The game itself might be the vehicle the Foundation uses to drive its message, but it is acutely aware of how positive its work can be in neighbourhoods ranking high on the government’s index of multiple deprivation – especially its programmes around employability and health and wellbeing.
“I grew up round the corner in Chingford,” explains Harry Kane, “not far from where the Foundation does a lot of work. There was a sense of family and community which I’ve taken forward with me. Outreach with the Foundation gives me a platform to hopefully create the same excitement and inspiration that I felt as a kid meeting a professional player.
“I’m always struck when I see the positive impact the Foundation has on people. We were one of the first clubs to pilot the Premier League Kicks programme back in 2006, and in summer 2019 we ran an event celebrating its success.
“The Mayor of London was there, but the people who inspired me that day were the coaches who actually started out as Kicks participants – they came up through the programme and now work for the Foundation. It just goes to show what these young people can achieve with the right mentoring and support.”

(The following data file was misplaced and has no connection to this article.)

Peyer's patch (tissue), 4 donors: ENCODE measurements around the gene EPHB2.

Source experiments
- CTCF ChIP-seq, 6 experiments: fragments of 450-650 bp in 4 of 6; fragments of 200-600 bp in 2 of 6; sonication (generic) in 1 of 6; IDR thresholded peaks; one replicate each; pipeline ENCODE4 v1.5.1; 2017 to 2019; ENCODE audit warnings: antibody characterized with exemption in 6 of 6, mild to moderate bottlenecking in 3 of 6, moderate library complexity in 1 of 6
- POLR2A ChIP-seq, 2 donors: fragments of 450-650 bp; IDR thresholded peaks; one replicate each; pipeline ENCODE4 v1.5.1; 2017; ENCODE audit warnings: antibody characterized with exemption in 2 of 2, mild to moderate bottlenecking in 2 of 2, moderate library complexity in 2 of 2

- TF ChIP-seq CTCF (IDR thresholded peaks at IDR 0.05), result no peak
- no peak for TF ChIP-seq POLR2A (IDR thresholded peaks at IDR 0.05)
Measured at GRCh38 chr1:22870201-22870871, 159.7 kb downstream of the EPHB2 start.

Serious about social responsibility
Both Naz and Kane are shining examples of a greater truth too rarely recognised – that the game’s professionals take their social responsibilities seriously. “Look at what Manchester United’s Marcus Rashford achieved over the summer and again in autumn, when he challenged the government over school meals during the Covid pandemic,” exclaims Naz. “He fought for the rights of children up and down the country.
“What he did was fantastic, and I’m glad he was properly recognised for it. He has a huge platform, probably even bigger now than before, and I respect him for using that to do good and shine a light on such an important issue. It showed the impact players can have off the pitch – how powerful it can be when sportspeople get behind worthy causes. It definitely inspired me. As players we need to use our platform to spread positivity and raise awareness of important issues.
“A lot of people look up to us, especially kids, the way I did with Rachel Yankey and Kelly Smith when I was younger. So we need to keep setting an example by supporting good causes. When you combine this with other aspects of being an athlete – hard work, commitment, resilience –we can set a really strong example to the next generation.